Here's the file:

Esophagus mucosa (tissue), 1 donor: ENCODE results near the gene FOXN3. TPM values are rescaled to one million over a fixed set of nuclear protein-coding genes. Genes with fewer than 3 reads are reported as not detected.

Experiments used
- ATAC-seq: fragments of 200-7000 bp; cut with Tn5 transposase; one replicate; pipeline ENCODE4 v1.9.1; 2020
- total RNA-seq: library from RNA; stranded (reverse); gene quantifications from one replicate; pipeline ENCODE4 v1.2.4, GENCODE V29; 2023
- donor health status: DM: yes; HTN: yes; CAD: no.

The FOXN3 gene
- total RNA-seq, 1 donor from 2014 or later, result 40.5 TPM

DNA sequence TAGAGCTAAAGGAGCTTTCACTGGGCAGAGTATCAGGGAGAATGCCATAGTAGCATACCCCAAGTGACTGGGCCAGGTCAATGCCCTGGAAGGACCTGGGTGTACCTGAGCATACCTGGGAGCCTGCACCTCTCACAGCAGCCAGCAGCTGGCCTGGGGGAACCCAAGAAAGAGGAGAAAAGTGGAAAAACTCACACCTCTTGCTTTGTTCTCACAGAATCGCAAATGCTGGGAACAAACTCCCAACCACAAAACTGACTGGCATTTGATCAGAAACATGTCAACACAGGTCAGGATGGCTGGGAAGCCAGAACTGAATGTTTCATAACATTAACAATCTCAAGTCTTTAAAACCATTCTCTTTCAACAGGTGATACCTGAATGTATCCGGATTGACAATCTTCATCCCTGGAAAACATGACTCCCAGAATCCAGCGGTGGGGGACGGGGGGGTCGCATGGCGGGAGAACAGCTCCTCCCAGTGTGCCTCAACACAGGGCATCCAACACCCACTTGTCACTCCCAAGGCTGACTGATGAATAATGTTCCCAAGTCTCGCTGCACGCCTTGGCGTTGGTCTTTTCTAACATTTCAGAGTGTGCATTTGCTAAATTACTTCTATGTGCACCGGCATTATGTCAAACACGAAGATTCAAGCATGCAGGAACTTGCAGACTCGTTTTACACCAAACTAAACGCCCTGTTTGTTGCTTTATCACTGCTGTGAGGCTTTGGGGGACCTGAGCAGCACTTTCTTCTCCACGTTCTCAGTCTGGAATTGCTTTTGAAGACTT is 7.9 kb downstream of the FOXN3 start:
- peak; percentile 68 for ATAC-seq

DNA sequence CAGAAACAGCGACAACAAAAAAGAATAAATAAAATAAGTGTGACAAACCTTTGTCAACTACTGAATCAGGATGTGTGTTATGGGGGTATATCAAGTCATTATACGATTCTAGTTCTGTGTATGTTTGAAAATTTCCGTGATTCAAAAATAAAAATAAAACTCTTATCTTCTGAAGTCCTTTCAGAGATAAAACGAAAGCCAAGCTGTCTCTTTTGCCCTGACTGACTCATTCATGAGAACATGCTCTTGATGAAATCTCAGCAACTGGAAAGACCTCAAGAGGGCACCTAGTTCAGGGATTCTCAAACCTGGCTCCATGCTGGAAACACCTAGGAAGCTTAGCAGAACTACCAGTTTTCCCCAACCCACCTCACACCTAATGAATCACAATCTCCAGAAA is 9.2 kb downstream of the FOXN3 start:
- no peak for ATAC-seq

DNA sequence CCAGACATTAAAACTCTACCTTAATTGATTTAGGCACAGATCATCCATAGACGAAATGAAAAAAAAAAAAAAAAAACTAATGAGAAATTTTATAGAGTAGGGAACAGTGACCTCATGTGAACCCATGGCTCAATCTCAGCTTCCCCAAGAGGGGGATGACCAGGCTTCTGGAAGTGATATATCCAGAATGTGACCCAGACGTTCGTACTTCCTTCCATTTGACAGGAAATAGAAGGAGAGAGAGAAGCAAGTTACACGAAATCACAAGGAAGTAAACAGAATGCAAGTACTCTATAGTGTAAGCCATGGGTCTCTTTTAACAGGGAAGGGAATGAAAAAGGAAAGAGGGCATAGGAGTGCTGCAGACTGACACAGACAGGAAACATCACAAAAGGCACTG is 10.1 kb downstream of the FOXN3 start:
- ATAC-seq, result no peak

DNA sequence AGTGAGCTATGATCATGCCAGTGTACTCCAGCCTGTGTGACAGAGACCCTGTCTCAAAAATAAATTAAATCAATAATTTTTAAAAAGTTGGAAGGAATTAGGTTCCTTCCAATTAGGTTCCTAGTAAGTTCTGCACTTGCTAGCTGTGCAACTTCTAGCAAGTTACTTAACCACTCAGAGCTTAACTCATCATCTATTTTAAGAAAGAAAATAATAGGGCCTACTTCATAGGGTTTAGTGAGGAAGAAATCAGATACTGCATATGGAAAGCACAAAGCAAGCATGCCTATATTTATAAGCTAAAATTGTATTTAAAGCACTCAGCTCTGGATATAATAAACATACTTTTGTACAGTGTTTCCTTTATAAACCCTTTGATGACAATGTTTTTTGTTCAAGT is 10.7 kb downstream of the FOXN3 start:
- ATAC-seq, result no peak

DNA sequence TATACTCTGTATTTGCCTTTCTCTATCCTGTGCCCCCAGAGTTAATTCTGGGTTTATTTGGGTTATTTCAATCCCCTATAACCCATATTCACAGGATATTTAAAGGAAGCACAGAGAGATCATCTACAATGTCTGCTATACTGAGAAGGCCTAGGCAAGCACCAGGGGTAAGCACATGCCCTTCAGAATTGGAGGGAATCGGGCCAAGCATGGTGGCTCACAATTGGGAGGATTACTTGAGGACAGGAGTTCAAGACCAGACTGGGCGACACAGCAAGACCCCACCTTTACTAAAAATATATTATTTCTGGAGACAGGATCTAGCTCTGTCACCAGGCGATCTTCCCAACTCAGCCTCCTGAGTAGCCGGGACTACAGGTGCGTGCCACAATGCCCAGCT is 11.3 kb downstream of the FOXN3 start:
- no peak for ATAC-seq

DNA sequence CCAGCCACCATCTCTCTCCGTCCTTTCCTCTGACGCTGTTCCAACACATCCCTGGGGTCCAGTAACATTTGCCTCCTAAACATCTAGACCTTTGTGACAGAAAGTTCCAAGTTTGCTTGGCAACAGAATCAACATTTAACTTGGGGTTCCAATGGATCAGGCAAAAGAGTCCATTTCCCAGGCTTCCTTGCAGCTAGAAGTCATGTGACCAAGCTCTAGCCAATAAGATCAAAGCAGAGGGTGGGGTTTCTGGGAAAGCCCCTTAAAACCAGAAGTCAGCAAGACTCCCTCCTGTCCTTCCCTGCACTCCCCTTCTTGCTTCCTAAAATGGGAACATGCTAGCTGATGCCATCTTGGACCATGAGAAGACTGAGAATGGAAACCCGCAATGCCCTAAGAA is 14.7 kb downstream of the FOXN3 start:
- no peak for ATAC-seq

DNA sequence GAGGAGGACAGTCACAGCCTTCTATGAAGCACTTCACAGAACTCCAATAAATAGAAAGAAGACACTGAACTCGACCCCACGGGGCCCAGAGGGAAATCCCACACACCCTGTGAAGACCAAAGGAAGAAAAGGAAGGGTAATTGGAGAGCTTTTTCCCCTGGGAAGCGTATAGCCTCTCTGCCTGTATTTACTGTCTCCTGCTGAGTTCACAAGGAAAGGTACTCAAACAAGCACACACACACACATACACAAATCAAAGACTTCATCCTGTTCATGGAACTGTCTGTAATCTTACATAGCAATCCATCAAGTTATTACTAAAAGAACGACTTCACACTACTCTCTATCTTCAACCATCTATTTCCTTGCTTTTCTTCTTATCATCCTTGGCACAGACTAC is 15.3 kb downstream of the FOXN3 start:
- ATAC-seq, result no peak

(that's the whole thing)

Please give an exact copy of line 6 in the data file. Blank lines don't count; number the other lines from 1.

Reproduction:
The FOXN3 gene